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Gödel's Proof by Ernest Nagel
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Nov 18, 08

bookshelves: mathematics, nonfiction, favorites
Read in November, 2008

This book was written by Ernest Nagel, a professor of mathematics and philosophy, and James Newman, the editor of the 4 volume The World of Mathematics. It is aimed at non-mathematicians, but provides a detailed and very understandable walk-through of Godel's 1931 paper on the incompleteness of any axiomatic system that is powerful enough to represent the basic structure of arithmetic.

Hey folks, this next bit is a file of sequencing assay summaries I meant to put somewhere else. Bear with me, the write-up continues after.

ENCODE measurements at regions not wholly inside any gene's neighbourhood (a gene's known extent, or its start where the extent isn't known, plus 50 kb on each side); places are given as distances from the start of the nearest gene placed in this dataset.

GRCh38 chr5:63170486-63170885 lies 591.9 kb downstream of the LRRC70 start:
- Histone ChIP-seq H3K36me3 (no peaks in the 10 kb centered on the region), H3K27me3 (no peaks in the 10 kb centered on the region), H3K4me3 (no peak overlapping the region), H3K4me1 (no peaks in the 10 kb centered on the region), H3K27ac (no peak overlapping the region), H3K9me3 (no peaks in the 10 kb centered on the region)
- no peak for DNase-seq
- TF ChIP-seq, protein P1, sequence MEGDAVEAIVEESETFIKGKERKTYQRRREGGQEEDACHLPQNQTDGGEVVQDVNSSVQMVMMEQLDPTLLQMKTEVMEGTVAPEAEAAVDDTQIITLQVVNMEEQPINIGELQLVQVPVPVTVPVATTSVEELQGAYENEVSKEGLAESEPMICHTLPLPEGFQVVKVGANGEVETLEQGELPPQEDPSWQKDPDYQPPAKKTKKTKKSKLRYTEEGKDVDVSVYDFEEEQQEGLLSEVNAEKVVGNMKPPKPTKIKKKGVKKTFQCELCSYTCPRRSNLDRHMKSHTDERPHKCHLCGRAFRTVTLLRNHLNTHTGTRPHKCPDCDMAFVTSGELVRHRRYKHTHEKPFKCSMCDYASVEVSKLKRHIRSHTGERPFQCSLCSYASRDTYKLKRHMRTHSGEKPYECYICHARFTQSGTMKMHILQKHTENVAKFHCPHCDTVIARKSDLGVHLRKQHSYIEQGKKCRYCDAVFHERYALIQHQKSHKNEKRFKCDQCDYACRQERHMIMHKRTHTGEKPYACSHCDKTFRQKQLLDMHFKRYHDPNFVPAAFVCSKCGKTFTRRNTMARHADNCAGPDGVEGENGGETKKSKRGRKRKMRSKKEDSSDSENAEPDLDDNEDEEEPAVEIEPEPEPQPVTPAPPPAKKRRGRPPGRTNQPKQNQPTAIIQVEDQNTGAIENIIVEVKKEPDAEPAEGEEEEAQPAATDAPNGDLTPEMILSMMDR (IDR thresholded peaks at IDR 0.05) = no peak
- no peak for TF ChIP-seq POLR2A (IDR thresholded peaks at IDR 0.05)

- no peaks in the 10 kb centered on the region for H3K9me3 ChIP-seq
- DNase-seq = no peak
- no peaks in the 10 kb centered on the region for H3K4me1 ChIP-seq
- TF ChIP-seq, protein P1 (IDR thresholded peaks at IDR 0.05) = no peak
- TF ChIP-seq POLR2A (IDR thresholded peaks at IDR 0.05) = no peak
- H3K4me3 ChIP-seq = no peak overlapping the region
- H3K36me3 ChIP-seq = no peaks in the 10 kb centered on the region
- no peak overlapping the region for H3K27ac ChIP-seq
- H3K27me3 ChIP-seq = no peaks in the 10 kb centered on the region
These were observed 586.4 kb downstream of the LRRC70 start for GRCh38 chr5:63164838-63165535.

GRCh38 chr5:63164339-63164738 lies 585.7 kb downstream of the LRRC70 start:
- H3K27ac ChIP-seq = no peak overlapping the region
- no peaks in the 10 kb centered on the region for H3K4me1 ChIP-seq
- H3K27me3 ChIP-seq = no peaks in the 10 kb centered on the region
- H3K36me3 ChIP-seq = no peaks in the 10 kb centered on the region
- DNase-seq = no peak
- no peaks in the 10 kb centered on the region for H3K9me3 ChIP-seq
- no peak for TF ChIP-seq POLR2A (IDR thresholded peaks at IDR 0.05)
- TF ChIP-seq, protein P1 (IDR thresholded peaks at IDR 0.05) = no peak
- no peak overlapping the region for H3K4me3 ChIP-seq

This is a fascinating book. Having labored through the original proof of the incompleteness theorem years ago, I expected that this book would be either too high-level to be of any use, or too low-level to be easily comprehended. But Nagel and Newman do a splendid job of explaining exactly how Godel's proof works, without bogging down in too many definitions, lemmas, etc.

If you are interested in the foundations of mathematics, or just want to know more about possibly the most philosophically profound theorem of mathematics, this is the book for you.
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